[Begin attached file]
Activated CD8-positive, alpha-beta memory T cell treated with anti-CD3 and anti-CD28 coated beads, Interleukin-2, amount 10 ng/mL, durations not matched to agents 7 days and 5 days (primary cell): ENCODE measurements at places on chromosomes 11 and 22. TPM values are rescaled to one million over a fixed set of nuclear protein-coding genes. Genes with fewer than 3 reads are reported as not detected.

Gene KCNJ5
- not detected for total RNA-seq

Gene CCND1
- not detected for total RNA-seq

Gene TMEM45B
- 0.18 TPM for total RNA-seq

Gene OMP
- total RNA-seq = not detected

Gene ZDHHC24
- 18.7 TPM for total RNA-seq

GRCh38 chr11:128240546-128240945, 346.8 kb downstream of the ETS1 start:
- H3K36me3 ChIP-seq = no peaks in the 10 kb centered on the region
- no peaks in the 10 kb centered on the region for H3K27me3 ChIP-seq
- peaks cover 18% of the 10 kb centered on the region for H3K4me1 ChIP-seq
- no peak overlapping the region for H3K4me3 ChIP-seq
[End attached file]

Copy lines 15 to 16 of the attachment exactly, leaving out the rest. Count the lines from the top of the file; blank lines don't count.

- peaks cover 18% of the 10 kb centered on the region for H3K4me1 ChIP-seq
- no peak overlapping the region for H3K4me3 ChIP-seq